There was nothing controversial about those losses, but in both instances Commey was in hostile territory. Toledo’s Easter brought a large delegation of fans to Reading and Shafikov was fighting on his home turf. The crowd on Saturday will almost assuredly be skewed against Commey again, but it won’t be as pronounced. Commey, born and raised in Ghana, has a home in the Bronx. Lopez was born in Brooklyn, a bond that his Brooklyn-born promoter Bob Arum likes to emphasize, but grew up in Davie, Florida.

Teofimo

At age 22, Teofimo Lopez (14-0, 11 KOs) is almost 10 years younger than Richard Commey. A year ago, at this very venue, he scored his most memorable triumph, a highlight-reel, 44-second, one-punch knockout of Mason Menard that was named the TSS Knockout of the Year. He has won three fights in the interim, most recently a 12-round decision over Masayoshi Nakatani.

Teofimo won comfortably on the scorecards, but his performance left much to be desired. The Japanese was a tall, rangy fighter. In Richard Commey, he is meeting a man of similar height. Both are listed at five-foot-eight.

Lopez has developed a large following in a short time and his in-ring heroics are only part of the story. He’s quite the showman. After each win he adds an exclamation point with a celebratory back-flip and outside the ring his brash persona has enhanced his notoriety.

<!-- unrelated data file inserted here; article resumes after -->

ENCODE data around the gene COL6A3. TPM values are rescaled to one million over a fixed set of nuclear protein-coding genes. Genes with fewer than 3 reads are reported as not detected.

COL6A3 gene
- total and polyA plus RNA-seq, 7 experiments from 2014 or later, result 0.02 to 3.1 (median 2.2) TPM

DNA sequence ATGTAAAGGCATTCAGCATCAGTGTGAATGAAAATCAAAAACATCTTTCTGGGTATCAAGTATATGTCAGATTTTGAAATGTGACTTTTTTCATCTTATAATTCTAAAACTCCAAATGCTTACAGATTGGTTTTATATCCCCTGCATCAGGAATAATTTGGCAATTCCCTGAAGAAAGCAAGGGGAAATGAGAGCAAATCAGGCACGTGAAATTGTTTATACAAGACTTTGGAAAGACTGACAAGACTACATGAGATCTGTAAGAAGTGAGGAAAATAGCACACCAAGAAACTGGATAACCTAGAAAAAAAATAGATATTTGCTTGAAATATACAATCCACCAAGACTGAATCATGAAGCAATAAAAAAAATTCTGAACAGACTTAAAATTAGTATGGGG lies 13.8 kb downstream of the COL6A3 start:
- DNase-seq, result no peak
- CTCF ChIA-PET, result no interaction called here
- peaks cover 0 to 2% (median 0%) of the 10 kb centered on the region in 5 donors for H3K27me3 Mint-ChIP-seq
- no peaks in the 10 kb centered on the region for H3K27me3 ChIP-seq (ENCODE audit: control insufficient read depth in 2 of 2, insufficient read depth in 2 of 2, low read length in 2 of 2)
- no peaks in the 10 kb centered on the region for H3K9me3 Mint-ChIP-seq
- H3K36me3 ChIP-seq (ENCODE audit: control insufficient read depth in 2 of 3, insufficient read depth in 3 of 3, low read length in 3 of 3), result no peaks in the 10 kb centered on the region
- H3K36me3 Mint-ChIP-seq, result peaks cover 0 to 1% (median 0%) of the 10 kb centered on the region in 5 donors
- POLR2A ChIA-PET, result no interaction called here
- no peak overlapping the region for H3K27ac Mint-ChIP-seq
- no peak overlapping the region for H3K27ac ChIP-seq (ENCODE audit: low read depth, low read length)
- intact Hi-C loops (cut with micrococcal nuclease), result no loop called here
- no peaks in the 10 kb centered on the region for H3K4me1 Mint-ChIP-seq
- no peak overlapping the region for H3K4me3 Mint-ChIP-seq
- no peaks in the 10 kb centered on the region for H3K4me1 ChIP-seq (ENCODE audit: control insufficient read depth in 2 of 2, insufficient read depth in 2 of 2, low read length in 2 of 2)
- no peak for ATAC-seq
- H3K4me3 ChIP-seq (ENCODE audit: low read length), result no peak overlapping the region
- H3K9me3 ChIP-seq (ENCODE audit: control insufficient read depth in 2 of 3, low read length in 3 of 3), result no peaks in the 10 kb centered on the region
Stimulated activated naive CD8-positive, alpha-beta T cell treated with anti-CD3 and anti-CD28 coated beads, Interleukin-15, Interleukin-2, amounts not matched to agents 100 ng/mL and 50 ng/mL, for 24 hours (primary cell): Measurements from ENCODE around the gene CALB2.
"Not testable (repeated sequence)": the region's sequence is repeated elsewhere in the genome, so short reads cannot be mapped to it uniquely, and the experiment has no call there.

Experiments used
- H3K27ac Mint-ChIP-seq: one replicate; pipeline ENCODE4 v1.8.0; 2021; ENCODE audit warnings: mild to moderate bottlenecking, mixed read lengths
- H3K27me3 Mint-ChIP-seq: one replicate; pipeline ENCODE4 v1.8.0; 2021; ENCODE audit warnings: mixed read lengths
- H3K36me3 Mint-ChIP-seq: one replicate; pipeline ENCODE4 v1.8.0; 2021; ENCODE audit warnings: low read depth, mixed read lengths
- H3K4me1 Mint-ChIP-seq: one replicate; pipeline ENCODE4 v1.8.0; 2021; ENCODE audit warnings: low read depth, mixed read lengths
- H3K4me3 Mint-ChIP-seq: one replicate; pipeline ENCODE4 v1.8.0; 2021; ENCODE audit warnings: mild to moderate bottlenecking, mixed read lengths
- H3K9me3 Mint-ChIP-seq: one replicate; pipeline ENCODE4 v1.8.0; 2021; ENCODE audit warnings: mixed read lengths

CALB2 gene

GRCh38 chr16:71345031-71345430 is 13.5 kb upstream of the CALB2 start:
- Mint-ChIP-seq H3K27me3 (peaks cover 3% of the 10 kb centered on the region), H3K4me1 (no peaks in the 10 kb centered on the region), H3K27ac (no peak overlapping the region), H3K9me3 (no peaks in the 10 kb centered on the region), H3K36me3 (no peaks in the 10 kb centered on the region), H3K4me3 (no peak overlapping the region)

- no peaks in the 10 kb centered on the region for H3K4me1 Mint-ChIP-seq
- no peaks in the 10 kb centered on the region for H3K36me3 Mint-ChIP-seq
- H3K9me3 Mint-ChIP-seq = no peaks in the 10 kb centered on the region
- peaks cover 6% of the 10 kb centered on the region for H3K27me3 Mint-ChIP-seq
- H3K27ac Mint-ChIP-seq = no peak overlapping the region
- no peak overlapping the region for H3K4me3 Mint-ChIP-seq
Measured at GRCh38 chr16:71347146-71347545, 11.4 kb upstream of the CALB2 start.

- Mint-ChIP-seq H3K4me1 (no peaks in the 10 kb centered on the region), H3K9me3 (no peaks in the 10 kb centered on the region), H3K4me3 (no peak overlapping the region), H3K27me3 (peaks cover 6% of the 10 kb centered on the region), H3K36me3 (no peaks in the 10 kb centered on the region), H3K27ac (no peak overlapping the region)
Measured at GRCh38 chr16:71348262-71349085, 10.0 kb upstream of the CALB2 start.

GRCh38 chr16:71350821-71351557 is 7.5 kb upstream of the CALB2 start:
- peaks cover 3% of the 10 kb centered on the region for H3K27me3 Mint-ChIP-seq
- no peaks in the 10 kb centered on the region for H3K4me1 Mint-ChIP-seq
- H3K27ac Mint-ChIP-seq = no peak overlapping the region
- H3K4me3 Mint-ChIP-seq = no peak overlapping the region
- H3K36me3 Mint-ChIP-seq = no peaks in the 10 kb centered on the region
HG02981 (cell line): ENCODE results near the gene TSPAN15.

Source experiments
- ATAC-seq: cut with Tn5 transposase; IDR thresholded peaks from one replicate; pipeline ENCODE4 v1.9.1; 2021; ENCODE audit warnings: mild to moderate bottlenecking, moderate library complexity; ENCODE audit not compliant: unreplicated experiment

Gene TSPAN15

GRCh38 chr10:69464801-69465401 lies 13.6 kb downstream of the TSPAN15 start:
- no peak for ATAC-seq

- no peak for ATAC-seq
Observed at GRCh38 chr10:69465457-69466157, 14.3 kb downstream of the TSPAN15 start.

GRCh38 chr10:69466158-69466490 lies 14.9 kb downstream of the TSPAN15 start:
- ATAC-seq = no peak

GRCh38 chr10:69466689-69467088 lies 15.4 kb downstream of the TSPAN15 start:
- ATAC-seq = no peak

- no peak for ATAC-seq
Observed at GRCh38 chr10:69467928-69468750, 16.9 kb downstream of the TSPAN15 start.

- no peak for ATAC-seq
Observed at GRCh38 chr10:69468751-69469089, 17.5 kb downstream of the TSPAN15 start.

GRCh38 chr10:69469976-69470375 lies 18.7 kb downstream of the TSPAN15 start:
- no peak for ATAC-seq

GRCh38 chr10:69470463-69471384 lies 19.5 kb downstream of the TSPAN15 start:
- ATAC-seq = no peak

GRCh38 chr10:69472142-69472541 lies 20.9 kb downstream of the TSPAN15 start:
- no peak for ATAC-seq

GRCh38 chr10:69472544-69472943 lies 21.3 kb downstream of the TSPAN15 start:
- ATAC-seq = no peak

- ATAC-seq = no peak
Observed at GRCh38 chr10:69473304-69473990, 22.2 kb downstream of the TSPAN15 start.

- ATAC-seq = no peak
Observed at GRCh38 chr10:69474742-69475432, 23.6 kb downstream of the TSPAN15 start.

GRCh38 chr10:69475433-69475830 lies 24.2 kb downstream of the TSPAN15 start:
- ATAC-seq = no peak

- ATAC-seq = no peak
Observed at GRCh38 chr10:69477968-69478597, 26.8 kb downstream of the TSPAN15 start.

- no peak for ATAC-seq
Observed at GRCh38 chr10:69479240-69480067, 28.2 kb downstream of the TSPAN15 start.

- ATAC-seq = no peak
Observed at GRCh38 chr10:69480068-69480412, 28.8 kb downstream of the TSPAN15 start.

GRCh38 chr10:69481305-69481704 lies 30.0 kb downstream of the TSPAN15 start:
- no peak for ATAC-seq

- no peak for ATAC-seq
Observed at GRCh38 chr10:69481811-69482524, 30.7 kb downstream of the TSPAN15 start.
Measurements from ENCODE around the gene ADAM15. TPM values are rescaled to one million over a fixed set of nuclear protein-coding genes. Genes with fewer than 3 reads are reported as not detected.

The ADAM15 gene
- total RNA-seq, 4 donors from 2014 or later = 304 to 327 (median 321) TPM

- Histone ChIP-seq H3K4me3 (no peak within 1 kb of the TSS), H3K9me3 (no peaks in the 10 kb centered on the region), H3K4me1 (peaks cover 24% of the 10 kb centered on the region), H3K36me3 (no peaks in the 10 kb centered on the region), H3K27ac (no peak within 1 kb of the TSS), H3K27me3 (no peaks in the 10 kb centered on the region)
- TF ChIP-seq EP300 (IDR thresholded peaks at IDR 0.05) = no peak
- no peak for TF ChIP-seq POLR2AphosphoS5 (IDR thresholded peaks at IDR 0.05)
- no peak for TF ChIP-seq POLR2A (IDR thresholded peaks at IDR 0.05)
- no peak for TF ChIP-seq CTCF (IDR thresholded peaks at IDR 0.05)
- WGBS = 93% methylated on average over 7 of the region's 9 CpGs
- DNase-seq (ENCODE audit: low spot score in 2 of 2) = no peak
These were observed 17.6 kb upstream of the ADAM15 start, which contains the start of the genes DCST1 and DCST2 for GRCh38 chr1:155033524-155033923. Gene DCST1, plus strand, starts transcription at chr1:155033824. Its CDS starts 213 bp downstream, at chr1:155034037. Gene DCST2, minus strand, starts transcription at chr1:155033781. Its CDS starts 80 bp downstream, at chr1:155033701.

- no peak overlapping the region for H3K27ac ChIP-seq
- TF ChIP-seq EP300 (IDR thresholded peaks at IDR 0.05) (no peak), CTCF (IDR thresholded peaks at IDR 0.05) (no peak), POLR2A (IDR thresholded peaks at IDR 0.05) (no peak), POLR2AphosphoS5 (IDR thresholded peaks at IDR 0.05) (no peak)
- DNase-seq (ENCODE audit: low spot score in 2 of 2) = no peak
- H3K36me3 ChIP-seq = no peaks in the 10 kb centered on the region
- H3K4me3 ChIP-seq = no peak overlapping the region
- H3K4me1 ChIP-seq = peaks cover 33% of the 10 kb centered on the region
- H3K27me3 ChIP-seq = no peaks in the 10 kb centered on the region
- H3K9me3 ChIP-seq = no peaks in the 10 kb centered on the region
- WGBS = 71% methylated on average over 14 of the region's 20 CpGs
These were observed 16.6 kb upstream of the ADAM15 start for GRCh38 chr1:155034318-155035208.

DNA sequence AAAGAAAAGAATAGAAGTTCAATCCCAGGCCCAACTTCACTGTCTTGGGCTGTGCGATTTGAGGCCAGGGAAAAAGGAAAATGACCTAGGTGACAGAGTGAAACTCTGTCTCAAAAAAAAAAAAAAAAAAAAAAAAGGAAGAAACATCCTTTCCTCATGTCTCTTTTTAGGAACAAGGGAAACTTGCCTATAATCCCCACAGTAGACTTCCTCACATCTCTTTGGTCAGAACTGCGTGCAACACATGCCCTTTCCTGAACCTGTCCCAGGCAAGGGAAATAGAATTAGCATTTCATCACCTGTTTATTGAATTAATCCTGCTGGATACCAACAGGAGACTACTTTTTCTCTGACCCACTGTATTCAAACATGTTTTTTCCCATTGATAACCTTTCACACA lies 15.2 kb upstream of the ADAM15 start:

When a fighter has a common surname, it helps to have a unique first name. The reality is that Lopez would not have built his brand as fast if his first name had been, say, Miguel, or Carlos, or Juan. And he had the foresight to supplement his unique first name with a unique nickname: The Takeover.

The nickname, says Lopez, doesn’t just refer to taking over a specific weight division (he’ll move up to 140 before the year 2020 is over) but, rather, taking over the whole sport in the sense of becoming boxing’s biggest pay-per-view attraction. Early into his pro career, he began calling out Lomachenko.

Teofimo’s biggest cheerleader is his Honduras-born father and trainer of the same name and the elder Lopez has even more hubris than his son. “My son is too strong for Lomachenko….he would walk through anything that Lomechenko throws at him,” Teofimo Sr. told veteran boxing writer Bill Tibbs prior to his son’s match with Mason Menard. “Liston, he has God-given gifts and he’s simply the best out there. (My son) has the best parts of Tyson, Sugar Ray Leonard, GGG, Floyd, Andre Ward, all the best of them in him.”